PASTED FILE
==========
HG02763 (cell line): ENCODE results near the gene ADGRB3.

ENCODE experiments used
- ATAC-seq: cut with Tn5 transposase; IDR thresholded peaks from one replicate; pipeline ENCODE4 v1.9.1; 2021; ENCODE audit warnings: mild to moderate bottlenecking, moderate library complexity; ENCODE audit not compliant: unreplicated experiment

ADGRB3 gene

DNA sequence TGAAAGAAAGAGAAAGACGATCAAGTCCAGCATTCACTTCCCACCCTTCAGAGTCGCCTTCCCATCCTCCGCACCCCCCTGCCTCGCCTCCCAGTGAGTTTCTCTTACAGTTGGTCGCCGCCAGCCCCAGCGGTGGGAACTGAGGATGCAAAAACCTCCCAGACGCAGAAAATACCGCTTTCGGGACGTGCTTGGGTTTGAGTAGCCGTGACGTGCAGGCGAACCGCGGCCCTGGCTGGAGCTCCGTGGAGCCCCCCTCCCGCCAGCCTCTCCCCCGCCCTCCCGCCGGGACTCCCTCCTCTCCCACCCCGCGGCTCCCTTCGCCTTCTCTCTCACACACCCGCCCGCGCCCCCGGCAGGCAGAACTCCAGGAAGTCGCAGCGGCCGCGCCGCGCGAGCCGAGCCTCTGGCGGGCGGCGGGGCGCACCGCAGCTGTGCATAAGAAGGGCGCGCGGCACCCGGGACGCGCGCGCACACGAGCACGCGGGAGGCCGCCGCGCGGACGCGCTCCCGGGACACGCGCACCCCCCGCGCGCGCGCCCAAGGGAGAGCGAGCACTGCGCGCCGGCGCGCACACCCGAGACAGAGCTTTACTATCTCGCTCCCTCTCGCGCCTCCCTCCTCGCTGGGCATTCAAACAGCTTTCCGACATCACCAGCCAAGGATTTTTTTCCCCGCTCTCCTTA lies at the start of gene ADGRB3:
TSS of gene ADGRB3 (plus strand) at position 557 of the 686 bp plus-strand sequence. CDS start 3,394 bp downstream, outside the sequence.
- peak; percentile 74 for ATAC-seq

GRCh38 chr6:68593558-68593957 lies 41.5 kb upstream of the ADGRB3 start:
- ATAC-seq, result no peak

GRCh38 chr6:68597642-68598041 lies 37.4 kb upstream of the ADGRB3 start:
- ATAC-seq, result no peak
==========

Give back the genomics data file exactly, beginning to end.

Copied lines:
HG02763 (cell line): ENCODE results near the gene ADGRB3.

ENCODE experiments used
- ATAC-seq: cut with Tn5 transposase; IDR thresholded peaks from one replicate; pipeline ENCODE4 v1.9.1; 2021; ENCODE audit warnings: mild to moderate bottlenecking, moderate library complexity; ENCODE audit not compliant: unreplicated experiment

ADGRB3 gene

DNA sequence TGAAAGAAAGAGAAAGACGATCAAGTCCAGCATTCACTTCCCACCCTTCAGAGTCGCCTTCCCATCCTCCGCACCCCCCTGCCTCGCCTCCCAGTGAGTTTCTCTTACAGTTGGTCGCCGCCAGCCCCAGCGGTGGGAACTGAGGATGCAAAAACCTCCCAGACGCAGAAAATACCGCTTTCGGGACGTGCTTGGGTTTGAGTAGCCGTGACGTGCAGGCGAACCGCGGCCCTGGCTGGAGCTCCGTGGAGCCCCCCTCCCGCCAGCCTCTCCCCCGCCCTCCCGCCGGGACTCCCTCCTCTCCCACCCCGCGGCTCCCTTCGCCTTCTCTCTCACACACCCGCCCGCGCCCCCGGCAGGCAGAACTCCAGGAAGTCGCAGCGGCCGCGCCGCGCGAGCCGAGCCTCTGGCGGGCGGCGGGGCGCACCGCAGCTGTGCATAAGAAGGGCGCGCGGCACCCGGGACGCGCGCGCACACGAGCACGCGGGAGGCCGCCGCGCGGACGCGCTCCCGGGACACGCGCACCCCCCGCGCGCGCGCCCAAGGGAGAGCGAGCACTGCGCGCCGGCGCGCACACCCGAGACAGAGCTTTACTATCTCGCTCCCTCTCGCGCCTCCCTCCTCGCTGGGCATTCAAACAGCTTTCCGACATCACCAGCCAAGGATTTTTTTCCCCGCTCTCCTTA lies at the start of gene ADGRB3:
TSS of gene ADGRB3 (plus strand) at position 557 of the 686 bp plus-strand sequence. CDS start 3,394 bp downstream, outside the sequence.
- peak; percentile 74 for ATAC-seq

GRCh38 chr6:68593558-68593957 lies 41.5 kb upstream of the ADGRB3 start:
- ATAC-seq, result no peak

GRCh38 chr6:68597642-68598041 lies 37.4 kb upstream of the ADGRB3 start:
- ATAC-seq, result no peak